The technology is being developed to interconnect into the power system of a building just like conventional PV technologies using the same type of current inversion equipment (i.e., DC to AC) and balance-of-system components that are currently available on the market. The coating is initially targeted for structural and architectural glass for both retrofit and new construction installations.

Market Possibilities

Today’s OPV market is estimated at $4.6 million and forecasted to rise to $630 million in 2022. The opportunities to install see-through, electricity-generating glass windows in commercial buildings, tall towers and skyscrapers, are significant. According to the Energy Information Administration, the U.S. has nearly five million commercial buildings.

Many factors are driving the green building market, including rising energy costs, increasing electricity consumption, an unprecedented level of government initiatives, heightened awareness and demand for green construction for sustainability and energy efficiency, and improvements in sustainable materials.

According to Pike Research, building-integrated and building-applied PV are set to achieve a compound annual growth rate of at least 41% through 2016. In addition, commercial office buildings and skyscrapers typically lack the rooftop space required for the installation of conventional solar PV modules. This space limitation implies the amount of electrical power that can be generated from a small-area, conventional solar PV array will be inherently low. The electricity-generating provides an opportunity to use a low-emissivity (low-e), ultraviolet (UV)-protecting glass window and transforms this energy-efficient window into an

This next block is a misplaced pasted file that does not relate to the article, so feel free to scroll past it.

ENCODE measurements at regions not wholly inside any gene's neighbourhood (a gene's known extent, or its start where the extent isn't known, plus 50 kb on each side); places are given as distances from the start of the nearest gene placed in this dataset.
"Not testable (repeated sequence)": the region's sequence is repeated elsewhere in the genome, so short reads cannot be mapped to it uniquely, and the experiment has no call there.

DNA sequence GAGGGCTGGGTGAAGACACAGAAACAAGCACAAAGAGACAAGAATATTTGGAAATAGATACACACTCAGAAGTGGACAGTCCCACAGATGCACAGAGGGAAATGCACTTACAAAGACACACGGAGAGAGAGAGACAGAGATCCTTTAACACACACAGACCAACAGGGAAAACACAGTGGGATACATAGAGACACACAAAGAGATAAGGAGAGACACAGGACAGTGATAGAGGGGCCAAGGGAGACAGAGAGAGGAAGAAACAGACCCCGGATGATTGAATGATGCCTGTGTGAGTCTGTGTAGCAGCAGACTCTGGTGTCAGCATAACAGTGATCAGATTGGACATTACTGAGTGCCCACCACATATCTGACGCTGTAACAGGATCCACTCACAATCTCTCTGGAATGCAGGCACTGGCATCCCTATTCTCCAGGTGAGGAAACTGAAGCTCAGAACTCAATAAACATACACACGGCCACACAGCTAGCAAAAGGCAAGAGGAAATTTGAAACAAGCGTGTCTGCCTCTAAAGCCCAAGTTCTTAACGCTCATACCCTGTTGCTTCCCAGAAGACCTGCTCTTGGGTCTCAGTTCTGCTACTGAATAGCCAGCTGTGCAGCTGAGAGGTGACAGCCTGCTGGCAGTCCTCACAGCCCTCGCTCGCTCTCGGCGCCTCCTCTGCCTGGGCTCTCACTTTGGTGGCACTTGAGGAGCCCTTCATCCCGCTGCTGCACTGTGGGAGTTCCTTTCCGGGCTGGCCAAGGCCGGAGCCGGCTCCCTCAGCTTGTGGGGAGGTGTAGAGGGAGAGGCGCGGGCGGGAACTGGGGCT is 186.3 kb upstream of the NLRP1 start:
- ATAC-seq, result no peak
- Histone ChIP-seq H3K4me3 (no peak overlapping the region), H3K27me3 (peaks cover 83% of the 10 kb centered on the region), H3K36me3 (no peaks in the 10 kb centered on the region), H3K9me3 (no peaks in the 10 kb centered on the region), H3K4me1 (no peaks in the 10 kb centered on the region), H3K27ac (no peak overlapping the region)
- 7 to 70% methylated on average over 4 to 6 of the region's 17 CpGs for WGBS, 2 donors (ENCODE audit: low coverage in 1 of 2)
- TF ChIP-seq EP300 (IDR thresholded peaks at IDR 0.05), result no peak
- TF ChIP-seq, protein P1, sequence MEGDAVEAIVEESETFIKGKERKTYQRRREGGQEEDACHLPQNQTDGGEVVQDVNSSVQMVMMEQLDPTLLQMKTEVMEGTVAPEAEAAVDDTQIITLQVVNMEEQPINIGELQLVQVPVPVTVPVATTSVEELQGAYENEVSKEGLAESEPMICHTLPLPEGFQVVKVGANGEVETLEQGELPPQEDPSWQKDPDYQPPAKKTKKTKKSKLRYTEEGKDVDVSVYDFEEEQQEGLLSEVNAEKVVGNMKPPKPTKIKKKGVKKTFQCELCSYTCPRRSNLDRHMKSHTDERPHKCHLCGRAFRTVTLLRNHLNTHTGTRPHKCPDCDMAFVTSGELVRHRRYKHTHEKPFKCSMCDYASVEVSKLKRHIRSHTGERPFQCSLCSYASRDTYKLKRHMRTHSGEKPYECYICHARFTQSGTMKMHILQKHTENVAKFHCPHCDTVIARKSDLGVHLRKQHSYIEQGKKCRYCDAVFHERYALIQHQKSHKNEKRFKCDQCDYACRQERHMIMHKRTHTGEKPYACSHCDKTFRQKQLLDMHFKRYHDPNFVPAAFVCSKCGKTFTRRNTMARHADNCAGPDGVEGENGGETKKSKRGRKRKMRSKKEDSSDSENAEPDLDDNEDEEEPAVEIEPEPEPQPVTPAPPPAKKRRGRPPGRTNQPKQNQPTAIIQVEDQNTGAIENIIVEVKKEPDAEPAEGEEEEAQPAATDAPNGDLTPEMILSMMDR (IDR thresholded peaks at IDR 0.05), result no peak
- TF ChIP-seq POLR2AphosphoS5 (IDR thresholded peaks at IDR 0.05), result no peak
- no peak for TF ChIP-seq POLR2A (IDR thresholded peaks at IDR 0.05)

electrical power-producing window. The high surface area occupied by windows provides an opportunity for the system to offset building energy demand and lower overall energy bills for these commercial buildings and skyscrapers.

The solar power market is intensely competitive and rapidly evolving. Currently, a number of major multi-national corporations produce solar power and develop alternative energy products, including BELECTRIC Solarkraftwerke GmbH, Heliatek, Dysol, Solarmer Energy, BP Solar, Kyocera, Sharp, GE, Mitsubishi, Solar World AG and Sanyo, among others. Future competition will include new entrants to the solar power market offering new technological solutions.

The see-through electricity-generating coating produces electrical energy from natural and artificial light; is developed to be applied to entire facades of skyscrapers; may be an architecturally neutral color; and can be applied to surfaces using inexpensive methods without high-temperature or pressure. These factors make it a technology that warrants attention as it continues to develop.

Future Opportunity

Glass will continue to evolve in its functionality for buildings. The possibilities for adding power generation to this already popular and necessary building component are worth noting. The new electricity-generating coating and other technologies may allow designers to extend the definition and functionality of the building envelope, which is constantly changing as a system that can provide increasing value to buildings’ occupants and owners.

For additional information, visit

To learn more about generating electricity with glass, listen to our podcast with Patrick Thompson.

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Patrick Thompson is the Vice President of Business and Technology at New Energy Technologies, Inc.